As a mentor, I am best prepared to support students who are interested in careers that involve applied research in mental health disparities, community-based intervention research, and implementation research. This includes a wide variety of career paths, including academic faculty positions (e.g. tenure-track positions in departments of Psychology, Education, Social work, or Public Health);  clinical-research careers (e.g. in academic medical centers); and non-academic careers in applied research, health services administration or policy.

Is it advantageous to list multiple mentors of interest (or just one) on my application?

There is no inherent advantage to naming multiple mentors of interest on your application. I review all applications on which I am listed as a top-choice mentor.  Listing two potential mentors may be appropriate if your interests and goals clearly fit with two faculty members’ research programs (as described in your personal statement).

I want to apply, but traveling to the University of Washington for an on-campus interview would be burdensome and/or exceptionally difficult for me. What should I do?

For the upcoming admissions cycle, it has not yet been determined if interviews will be in person or remote via videoconference. Please stay tuned for details about the interview process. 

I want to apply, but the application fee would create real hardship for me. What should I do?

I understand that applying to graduate school is expensive. For this reason, I suggest considering carefully whether you are able to demonstrate a good fit with each program to which you are applying. At UW, there are a few application fee waivers available for U.S. Citizens and Permanent Residents. International applicants are ineligible to request an application fee waiver. If you are in need to be considered for an application fee waiver, please know that you must complete/submit your waiver request and application one week prior to our application deadline. This means, if you need an application fee waiver, you must submit your entire application with waiver request no later than November 24 (is 7 days prior to December 1), otherwise your application will automatically be rejected and no waiver given (you would then need to pay the application fee). If you receive a waiver, you will need to log back into your online application to apply it and then submit your application to completion. The Graduate School/Department of Psychology does not submit your application for you because you requested a fee waiver. More information on application fee waivers can be found here. Once you submit your application with application fee waiver request 7 days in advance of our application deadline to the Graduate School they will contact you with the decision to the email listed on your application profile. If you are waiting to hear back from your fee waiver request, please let the Psychology Graduate Program Office know.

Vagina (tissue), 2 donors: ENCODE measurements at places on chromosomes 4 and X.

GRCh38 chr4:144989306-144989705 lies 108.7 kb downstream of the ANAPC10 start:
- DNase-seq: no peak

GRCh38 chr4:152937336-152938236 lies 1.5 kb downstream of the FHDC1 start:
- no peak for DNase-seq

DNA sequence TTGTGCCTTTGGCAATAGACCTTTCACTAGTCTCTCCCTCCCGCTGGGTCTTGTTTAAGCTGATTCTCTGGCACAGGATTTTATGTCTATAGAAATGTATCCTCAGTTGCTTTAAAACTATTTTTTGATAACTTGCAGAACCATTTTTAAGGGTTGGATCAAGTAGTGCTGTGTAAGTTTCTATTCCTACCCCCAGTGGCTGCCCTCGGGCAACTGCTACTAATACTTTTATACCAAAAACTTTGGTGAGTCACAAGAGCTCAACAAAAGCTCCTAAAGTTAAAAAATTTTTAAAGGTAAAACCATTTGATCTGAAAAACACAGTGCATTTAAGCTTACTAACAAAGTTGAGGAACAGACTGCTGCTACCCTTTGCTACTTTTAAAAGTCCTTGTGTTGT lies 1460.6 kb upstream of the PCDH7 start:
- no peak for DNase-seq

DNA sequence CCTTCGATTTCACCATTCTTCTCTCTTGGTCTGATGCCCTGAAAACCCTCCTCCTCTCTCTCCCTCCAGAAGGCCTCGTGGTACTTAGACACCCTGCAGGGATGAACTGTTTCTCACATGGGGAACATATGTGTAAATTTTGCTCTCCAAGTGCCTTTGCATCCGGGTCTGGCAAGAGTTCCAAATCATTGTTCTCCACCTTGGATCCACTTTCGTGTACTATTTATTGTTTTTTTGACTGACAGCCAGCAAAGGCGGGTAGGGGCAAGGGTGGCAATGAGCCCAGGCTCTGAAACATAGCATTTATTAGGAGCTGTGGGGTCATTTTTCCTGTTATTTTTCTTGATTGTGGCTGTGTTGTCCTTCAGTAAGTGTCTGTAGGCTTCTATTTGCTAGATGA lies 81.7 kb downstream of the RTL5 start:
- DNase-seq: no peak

Where else can I find information and guidance for my application process?

​​Mitch’s Uncensored Advice for Applying to Graduate School in Clinical Psychology, provided by Dr. Mitch Prinstein, UNC Chapel Hill. A staple for those considering applying to graduate school in clinical psychology, from determining your best-fit career path to deciding between offers from Clinical PhD programs!